Is it legal to sign documents electronically?
Electronic signatures have been as legally binding as a physical, or "wet," signature since the Electronic Signature Act was passed 20 years ago. Using RocketSign, you can either create or upload a document for electronic signatures, and invite the other party to sign it virtually!
If your agreement needs to be notarized, you may want to check if your state recognizes e-notary services. About half of the states allow for this. If your state does not, you might consider using a mobile notary. A mobile notary will come to you and practice social distancing while the document is being notarized. The state of Montana recognizes out-of-state agreements that have been e-notarized. You can always ask a lawyer about your notarization options.
Electronically signed documents may be stored safely online, including in your own Rocket Lawyer account. Physical documents with a "wet" or ink signature may be stored at your business location in a place that is safe and secure.
What should I do if I think my contract will fall through?
Communicate early and often if you think you or the other party will not be able to fulfill your obligations under the contract. This gives both parties enough time and notice to figure out what their expectations should be, and if their expectations need to be modified. If the contract simply cannot go forward, then the parties can try to reach a compromise. Of course, it is never a bad idea to ask a lawyer, but communication and compromise may be good first steps.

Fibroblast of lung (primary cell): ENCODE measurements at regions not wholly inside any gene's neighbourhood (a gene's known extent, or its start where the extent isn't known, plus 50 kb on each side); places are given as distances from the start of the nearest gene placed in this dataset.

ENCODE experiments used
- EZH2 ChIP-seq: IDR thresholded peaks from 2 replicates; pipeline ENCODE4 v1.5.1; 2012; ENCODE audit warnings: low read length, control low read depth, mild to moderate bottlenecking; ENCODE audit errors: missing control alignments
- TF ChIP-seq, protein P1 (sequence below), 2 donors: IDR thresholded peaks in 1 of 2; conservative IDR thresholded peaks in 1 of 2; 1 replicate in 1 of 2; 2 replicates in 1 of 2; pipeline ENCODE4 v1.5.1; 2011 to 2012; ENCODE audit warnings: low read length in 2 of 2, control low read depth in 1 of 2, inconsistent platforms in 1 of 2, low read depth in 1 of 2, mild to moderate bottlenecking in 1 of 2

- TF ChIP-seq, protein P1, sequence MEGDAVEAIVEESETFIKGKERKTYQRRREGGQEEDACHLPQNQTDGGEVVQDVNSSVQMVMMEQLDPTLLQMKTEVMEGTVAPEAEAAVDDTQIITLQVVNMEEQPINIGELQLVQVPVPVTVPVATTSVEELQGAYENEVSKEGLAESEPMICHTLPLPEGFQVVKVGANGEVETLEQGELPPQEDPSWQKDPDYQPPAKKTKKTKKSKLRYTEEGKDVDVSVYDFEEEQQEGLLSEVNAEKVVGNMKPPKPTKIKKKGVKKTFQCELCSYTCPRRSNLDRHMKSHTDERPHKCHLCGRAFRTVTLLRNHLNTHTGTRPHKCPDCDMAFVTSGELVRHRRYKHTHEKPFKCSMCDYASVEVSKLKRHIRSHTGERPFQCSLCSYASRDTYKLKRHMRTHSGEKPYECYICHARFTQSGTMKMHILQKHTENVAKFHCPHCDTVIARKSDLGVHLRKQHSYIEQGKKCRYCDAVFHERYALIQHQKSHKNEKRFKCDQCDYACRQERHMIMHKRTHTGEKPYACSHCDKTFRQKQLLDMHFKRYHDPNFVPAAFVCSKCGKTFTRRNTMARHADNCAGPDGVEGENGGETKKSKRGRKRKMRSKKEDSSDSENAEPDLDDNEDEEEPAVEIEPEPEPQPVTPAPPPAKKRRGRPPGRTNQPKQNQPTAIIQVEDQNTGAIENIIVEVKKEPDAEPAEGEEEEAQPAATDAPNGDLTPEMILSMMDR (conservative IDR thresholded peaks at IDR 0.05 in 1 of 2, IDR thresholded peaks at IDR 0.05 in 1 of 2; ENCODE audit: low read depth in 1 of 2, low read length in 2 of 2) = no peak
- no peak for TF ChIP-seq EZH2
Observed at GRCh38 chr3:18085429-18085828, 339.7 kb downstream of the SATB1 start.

Going forward, you may want to consider an indemnification provision in your future agreements, or even a separate Indemnity Agreement. This may protect you from some liability if the contract becomes impossible to perform.
If my business uses liability waivers, are they enforceable?
Some states have granted liability protection from COVID-19 lawsuits for businesses. If you are going to use a Liability Waiver for your business, you may want to check that the terms are clear, unambiguous, and fair. The other party needs to understand what they're agreeing to when they sign it. A Liability Waiver will not necessarily protect your business from intentional, reckless, or grossly negligent conduct, so you may want to ensure that your business abides by local guidelines.
You might also check that your business carries proper insurance. Do your current insurance policies have adequate coverage? You may also want to consider, depending on the nature of your business, rent guarantee, business interruption, or business renter policies. These are newer products that may be helpful in the event of something like COVID-19. If you're interested in one of these newer policies, ask a lawyer if you have questions about whether or not the coverage will be adequate for your needs.
This article contains general legal information and does not contain legal advice. Rocket Lawyer is not a law firm or a substitute for an attorney or law firm. The law is complex and changes often. For legal advice, please ask a lawyer.